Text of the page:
The team added Bennett through a trade and added Ngata through free agency. The Eagles also cut Vinny Curry and let Beau Allen walk. Still, this is a very strong unit, perhaps even stronger than it was a year ago. 

Long contemplated retirement but came back and Barnett should improve as he enters Year 2. They, at the very least, make this unit incredibly deep. Even more, defensive line coach Chris Wilson said he wants Barnett to push for a starting gig this year. Last year, Barnett was a rotational player and was often a pass-rushing specialist. 

There are a few ways the starting lineup might work out and it’s really dependent on Jernigan’s health and Bennett’s comfort in the defense. The Eagles have options with Bennett because of his ability to play end and tackle. If the Eagles really see Ngata as a rotational player unable to start until Jernigan returns, perhaps Bennett slides inside. That might give the Eagles a chance to get their four best on the field: Graham, Cox, Bennett and Barnett. Not a bad idea, unless they think Bennett is a liability in the run game, where Ngata would obviously be a better fit. The Eagles also have Vaeao, but even though he’s well-liked by coaches, can’t imagine he’d start over Ngata. 

Either way, the Eagles are going to continue to rotate. So beyond fighting for starting gigs, this is about fighting for playing time and snaps. There are limited numbers to go around. 

Prediction

Graham is healthy for the season opener but Jernigan is not and starts the season on NFI. I think Graham, Cox, Ngata and Bennett begin the season as starters, but Bennett and Graham spend plenty of time inside on passing downs. Eventually, don’t be surprised to see Barnett’s playing time increase to the point where he’s a starter. 

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Nick Foles delivers powerful speech after winning Best Championship Performance award at ESPYS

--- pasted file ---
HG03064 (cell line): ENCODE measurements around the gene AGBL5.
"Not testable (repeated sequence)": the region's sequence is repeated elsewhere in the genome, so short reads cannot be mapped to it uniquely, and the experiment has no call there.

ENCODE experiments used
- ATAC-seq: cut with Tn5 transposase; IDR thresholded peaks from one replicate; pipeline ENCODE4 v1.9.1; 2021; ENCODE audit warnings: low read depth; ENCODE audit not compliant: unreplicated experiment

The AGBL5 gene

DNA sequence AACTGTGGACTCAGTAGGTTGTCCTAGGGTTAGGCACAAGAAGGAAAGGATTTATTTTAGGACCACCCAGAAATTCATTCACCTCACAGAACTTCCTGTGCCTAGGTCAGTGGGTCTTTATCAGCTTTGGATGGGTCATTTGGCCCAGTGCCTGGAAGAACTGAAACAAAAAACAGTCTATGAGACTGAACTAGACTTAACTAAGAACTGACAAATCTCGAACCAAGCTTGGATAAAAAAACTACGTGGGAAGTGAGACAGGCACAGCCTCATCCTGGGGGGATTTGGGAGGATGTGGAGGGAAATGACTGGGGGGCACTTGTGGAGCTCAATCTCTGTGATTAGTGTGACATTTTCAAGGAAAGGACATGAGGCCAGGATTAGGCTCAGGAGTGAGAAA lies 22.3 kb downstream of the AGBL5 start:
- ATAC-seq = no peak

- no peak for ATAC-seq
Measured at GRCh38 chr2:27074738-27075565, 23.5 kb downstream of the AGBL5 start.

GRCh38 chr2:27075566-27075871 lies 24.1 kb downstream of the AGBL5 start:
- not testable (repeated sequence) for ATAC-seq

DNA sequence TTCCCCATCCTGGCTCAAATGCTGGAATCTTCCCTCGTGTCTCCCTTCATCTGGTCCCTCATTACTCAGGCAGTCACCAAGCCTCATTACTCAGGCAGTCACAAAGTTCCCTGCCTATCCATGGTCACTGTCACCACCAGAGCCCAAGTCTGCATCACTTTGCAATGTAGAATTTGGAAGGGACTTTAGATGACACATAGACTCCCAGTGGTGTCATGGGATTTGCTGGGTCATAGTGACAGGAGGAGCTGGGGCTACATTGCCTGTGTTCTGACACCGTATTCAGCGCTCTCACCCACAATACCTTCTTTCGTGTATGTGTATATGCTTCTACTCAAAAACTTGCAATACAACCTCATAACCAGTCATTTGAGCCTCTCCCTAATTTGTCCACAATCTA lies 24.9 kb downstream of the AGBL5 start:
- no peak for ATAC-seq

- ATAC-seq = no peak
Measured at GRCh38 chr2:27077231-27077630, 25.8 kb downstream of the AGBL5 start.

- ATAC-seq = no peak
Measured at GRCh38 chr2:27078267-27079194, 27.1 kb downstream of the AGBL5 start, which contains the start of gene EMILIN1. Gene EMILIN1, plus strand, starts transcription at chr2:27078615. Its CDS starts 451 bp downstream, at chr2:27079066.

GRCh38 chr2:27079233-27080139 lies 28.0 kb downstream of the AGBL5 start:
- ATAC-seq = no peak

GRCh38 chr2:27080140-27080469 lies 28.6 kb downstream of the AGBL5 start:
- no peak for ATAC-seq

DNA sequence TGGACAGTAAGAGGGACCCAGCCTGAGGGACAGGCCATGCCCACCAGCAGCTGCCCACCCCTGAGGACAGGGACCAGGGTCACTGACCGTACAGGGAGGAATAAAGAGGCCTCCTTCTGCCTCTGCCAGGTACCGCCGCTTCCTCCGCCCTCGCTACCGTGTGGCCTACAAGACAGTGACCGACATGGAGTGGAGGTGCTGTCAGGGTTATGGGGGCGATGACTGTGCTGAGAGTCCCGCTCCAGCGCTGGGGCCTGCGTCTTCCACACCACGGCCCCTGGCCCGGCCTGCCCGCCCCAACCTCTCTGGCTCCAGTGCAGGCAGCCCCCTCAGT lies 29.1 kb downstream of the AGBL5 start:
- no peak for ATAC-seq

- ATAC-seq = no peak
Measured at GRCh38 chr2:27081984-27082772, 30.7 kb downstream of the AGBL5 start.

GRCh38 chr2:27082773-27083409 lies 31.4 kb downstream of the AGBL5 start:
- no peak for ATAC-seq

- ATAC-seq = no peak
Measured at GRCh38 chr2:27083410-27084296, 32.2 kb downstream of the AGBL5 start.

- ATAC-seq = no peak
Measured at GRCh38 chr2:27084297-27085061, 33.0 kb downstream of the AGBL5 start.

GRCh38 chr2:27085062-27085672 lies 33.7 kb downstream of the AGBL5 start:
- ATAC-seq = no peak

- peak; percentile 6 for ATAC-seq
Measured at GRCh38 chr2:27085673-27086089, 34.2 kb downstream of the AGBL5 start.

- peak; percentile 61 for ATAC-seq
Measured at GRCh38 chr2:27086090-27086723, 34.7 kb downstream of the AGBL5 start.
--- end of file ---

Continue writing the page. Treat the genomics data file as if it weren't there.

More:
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Nick Foles delivers powerful speech after winning Best Championship Performance award at ESPYS

A year ago at this time, Nick Foles was preparing for a season on the bench as he just tried to stick around the NFL after falling back in love with the game.

He has a little higher profile now.

While Foles is preparing to possibly head back to the bench in favor of Carson Wentz, he is now the reigning Super Bowl MVP and added another trophy to his case on Wednesday night, when he was given the Best Championship Performance award at the ESPYS.

During his acceptance speech, Foles thanked a bunch of folks, used the word “y’all” more than enough times to remind everyone he’s from Texas and spoke candidly about the incredibly unique path his career has taken.

Here is Foles accepting the award from comedian (and Jim Schwartz’s former college teammate … seriously) Jim Gaffigan.

No, an ESPY is no Super Bowl MVP, but it’s a pretty nice honor and Foles is certainly deserving after leading the Eagles to their first-ever Super Bowl. Just a reminder, Foles completed 65 percent of his passes for 373 yards and three touchdowns in Super Bowl LII.

Here’s his full speech from Wednesday night at the ESPYS:

I’m honored to be in front of all y’all. I never planned a speech. I quite frankly never expected to win this award or to even be in this moment. I just want to thank the good Lord for giving me the ability to play the game I love. You know, thank my wife Tori, she’s gone through her own battles the last five years. You’ve always been an inspiration. A lot of my family is here, so thank y’all for always supporting me.

It’s been a crazy career. If any of y’all know my career path, it doesn’t make sense. But you know, I’m here right now. My teammates, coaches, you know what, we faced so much adversity this year, we have an amazing team. It’s so much fun to go to work in that locker room every single day. I couldn’t have done it without y’all. We see what happened. We won the first Super Bowl in Philadelphia history, so we’ve got a special group of guys.

And then to the Philadelphia fans. Y’all get a (bad) rap everywhere, but the passion, y’all bring it every single day. So thank y’all. And finally, there’s a lot of kids watching this and it’s kind of been the theme. There are going to be people who doubt you. Don’t listen to them. What matters is what’s in here (taps on chest) and the people who love you and support you. Go out there every day and be bold. Thank you.